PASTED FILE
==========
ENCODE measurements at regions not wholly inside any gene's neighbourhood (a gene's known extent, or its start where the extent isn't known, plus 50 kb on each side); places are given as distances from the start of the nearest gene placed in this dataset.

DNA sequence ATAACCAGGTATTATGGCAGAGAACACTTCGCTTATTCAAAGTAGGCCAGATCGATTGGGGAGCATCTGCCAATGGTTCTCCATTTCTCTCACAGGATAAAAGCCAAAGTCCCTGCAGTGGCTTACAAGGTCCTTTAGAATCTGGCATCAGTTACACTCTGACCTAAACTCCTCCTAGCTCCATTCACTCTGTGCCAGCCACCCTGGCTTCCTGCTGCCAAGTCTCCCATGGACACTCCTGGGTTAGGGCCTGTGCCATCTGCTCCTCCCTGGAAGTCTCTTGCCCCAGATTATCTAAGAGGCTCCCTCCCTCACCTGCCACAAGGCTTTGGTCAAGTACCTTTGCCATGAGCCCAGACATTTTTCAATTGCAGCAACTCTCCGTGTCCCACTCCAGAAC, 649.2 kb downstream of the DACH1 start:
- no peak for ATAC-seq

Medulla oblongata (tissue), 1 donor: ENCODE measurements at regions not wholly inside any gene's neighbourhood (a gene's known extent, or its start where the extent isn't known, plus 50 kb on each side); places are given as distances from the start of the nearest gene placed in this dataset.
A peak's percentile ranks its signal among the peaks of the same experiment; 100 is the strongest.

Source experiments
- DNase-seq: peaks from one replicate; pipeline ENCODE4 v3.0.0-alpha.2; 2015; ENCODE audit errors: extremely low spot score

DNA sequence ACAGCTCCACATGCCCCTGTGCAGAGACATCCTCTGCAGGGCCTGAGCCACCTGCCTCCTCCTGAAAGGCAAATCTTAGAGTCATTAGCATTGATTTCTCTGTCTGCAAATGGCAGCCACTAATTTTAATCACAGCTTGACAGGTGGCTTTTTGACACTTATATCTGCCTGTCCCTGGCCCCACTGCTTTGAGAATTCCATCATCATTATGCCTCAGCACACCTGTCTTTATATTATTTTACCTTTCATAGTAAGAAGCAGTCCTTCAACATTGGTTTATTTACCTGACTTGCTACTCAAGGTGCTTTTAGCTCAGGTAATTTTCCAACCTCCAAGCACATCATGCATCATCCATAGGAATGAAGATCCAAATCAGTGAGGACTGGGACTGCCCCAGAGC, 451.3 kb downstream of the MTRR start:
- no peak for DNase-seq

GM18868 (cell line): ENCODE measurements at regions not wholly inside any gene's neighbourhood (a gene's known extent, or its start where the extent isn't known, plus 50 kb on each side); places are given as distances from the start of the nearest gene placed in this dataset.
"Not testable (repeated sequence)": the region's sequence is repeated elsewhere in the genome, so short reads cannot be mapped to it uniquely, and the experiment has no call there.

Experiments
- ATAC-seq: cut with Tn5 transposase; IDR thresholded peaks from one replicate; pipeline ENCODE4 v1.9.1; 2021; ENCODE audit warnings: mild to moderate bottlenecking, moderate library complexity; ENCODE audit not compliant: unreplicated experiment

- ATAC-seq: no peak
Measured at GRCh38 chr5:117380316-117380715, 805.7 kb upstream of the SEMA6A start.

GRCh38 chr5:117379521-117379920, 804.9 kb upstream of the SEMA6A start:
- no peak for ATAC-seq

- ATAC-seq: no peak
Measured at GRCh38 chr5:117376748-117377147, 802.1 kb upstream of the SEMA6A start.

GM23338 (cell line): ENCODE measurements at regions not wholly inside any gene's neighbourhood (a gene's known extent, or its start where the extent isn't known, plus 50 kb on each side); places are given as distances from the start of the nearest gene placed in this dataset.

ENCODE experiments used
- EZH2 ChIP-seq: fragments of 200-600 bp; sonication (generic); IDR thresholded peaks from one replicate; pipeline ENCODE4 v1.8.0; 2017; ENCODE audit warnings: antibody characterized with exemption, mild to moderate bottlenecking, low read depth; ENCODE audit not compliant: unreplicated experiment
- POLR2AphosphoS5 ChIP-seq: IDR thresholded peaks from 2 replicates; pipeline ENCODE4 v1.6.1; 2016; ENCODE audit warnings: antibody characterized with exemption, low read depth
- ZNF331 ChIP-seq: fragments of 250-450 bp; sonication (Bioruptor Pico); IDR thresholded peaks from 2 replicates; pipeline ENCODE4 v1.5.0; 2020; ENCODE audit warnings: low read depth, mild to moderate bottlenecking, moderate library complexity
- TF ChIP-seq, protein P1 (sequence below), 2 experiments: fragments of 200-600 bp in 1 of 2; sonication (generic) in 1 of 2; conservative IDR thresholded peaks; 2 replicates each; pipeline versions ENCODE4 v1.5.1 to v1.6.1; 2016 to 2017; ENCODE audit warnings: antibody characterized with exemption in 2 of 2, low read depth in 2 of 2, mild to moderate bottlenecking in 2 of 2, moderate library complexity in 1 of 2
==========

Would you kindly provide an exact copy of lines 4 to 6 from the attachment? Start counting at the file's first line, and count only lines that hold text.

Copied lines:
Medulla oblongata (tissue), 1 donor: ENCODE measurements at regions not wholly inside any gene's neighbourhood (a gene's known extent, or its start where the extent isn't known, plus 50 kb on each side); places are given as distances from the start of the nearest gene placed in this dataset.
A peak's percentile ranks its signal among the peaks of the same experiment; 100 is the strongest.

Source experiments